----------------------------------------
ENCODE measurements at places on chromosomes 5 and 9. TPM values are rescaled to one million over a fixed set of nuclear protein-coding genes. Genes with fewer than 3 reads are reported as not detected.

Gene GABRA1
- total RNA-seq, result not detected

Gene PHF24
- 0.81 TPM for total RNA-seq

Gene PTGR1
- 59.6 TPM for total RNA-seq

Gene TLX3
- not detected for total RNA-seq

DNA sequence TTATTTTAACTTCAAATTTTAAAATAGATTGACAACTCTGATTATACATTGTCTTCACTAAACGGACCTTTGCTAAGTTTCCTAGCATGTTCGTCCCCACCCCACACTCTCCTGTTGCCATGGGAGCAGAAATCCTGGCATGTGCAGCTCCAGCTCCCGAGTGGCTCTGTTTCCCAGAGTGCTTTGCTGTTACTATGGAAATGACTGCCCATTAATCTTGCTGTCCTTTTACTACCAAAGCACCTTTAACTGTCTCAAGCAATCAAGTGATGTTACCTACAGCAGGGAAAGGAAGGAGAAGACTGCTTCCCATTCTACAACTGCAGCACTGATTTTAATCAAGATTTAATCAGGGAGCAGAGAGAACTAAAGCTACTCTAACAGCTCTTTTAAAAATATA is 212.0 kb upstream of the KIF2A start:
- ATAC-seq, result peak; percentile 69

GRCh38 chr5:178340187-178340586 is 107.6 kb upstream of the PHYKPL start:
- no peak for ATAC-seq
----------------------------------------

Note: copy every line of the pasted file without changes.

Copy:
ENCODE measurements at places on chromosomes 5 and 9. TPM values are rescaled to one million over a fixed set of nuclear protein-coding genes. Genes with fewer than 3 reads are reported as not detected.

Gene GABRA1
- total RNA-seq, result not detected

Gene PHF24
- 0.81 TPM for total RNA-seq

Gene PTGR1
- 59.6 TPM for total RNA-seq

Gene TLX3
- not detected for total RNA-seq

DNA sequence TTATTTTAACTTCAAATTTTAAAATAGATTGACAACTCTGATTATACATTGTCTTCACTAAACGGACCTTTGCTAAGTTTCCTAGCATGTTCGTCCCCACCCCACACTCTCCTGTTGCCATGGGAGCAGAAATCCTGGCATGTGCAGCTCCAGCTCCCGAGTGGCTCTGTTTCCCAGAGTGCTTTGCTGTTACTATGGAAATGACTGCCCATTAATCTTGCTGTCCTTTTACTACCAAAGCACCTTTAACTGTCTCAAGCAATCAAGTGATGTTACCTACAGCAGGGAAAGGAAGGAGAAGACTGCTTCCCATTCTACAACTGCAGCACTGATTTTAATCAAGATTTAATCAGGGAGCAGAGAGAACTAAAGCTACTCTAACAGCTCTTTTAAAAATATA is 212.0 kb upstream of the KIF2A start:
- ATAC-seq, result peak; percentile 69

GRCh38 chr5:178340187-178340586 is 107.6 kb upstream of the PHYKPL start:
- no peak for ATAC-seq